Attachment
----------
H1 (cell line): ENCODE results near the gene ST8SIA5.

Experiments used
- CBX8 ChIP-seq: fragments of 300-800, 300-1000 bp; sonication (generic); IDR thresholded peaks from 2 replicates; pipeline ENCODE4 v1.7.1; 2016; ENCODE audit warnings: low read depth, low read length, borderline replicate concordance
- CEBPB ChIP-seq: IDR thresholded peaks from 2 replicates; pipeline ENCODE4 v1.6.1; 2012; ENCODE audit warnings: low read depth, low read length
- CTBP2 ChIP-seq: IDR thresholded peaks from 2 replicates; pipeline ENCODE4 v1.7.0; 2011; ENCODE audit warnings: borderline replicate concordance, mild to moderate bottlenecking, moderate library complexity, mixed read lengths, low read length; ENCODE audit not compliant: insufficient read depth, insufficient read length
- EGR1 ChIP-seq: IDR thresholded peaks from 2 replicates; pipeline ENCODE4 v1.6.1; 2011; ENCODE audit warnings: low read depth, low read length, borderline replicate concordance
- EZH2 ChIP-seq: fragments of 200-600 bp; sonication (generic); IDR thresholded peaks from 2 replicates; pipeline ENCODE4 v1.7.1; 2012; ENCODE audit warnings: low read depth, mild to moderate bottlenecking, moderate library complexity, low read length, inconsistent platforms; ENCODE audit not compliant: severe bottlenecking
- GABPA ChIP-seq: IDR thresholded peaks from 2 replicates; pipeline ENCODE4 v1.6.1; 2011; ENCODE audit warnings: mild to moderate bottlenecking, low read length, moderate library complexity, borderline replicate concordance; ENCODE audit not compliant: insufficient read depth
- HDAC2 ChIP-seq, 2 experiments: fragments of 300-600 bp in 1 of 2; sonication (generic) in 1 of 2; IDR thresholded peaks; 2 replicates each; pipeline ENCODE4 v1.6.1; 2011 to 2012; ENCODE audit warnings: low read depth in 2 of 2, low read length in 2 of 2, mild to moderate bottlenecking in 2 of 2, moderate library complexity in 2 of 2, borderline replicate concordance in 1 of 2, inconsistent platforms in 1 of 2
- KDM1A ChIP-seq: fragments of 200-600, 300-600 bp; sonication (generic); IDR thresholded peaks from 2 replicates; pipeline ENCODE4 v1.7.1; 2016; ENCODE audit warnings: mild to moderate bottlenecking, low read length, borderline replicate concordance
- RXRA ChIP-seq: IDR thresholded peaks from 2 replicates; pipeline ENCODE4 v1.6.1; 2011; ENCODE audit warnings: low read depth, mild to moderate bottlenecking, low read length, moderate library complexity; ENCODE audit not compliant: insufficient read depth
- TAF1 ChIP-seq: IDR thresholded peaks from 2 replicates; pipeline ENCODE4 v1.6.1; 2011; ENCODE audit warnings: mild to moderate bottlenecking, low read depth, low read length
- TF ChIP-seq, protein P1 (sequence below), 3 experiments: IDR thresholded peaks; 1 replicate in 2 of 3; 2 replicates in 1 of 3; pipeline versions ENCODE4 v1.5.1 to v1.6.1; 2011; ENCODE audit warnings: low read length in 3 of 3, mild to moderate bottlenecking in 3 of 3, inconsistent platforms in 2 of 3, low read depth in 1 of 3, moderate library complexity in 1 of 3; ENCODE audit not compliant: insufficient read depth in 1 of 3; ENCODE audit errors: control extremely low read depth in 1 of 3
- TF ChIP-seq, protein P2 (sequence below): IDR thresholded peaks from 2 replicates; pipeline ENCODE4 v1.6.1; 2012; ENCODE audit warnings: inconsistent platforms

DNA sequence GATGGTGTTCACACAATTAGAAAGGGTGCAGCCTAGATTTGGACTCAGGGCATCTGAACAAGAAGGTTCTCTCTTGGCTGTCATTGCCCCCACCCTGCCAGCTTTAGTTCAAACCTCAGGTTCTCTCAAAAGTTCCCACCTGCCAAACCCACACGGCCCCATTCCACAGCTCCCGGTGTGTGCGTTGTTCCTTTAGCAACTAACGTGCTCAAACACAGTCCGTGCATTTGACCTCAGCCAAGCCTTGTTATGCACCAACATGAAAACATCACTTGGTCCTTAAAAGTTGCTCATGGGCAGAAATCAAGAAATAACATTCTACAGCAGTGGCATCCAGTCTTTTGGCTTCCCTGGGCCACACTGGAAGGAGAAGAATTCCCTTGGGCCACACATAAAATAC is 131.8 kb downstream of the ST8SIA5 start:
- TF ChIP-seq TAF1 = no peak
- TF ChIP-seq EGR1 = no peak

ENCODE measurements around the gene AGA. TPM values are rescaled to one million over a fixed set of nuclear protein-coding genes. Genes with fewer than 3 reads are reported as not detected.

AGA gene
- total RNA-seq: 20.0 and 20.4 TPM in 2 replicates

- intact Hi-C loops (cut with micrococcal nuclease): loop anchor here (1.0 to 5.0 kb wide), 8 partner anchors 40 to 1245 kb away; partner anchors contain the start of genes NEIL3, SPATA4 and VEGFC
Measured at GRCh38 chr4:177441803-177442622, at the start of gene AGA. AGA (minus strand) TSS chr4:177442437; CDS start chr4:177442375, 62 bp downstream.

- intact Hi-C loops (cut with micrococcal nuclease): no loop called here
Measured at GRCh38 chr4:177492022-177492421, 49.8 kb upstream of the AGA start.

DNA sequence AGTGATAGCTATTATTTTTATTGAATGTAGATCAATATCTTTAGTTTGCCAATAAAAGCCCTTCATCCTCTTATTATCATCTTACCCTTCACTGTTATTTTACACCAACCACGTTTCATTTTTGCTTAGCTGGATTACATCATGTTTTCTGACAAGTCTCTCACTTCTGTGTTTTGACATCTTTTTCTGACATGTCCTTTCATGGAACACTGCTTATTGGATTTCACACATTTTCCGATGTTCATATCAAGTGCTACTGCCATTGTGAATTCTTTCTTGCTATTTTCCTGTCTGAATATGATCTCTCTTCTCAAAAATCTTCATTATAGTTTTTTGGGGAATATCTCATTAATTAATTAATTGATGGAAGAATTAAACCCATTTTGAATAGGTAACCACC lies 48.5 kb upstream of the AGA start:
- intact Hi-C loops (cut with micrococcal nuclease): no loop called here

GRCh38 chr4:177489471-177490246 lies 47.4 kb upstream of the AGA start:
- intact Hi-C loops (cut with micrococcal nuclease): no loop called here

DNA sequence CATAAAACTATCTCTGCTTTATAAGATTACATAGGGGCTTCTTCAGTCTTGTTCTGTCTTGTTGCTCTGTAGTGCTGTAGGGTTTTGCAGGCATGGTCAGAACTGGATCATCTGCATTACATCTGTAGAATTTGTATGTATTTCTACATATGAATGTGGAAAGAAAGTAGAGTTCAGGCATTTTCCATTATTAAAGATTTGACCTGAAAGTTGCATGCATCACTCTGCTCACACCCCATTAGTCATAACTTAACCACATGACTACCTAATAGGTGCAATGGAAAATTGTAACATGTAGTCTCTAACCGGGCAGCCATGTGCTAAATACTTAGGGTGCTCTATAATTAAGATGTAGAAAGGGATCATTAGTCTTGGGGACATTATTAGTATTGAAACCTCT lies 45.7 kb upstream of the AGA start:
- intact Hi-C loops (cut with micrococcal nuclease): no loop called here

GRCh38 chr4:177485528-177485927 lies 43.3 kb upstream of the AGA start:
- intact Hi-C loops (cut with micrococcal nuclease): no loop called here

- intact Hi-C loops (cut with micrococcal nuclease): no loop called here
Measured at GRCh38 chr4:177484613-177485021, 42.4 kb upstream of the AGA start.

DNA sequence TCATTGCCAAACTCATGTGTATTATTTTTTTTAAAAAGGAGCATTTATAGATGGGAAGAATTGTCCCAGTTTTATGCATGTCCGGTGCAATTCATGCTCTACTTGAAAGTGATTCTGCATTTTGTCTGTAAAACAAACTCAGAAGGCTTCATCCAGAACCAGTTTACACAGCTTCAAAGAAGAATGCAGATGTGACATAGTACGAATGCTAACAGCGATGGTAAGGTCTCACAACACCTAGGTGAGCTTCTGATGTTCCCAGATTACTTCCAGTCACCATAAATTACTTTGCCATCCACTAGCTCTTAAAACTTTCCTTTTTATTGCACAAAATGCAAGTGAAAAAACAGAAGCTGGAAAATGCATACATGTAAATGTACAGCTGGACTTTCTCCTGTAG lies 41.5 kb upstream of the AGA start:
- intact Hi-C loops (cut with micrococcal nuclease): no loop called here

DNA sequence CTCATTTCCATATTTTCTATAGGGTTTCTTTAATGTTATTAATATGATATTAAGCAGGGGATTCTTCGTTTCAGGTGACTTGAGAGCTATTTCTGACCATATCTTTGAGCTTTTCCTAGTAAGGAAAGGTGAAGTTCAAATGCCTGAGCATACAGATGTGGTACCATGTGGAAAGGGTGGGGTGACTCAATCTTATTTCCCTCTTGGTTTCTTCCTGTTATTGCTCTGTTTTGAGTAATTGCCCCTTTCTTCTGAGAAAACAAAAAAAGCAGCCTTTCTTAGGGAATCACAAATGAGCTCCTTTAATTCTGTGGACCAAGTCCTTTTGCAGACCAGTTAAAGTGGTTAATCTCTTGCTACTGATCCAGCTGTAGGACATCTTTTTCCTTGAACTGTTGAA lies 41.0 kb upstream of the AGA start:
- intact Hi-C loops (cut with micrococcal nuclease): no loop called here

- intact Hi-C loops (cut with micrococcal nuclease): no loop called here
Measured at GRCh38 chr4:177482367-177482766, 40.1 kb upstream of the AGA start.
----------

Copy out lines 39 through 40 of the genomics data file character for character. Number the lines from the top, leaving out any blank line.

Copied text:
- intact Hi-C loops (cut with micrococcal nuclease): no loop called here
Measured at GRCh38 chr4:177482367-177482766, 40.1 kb upstream of the AGA start.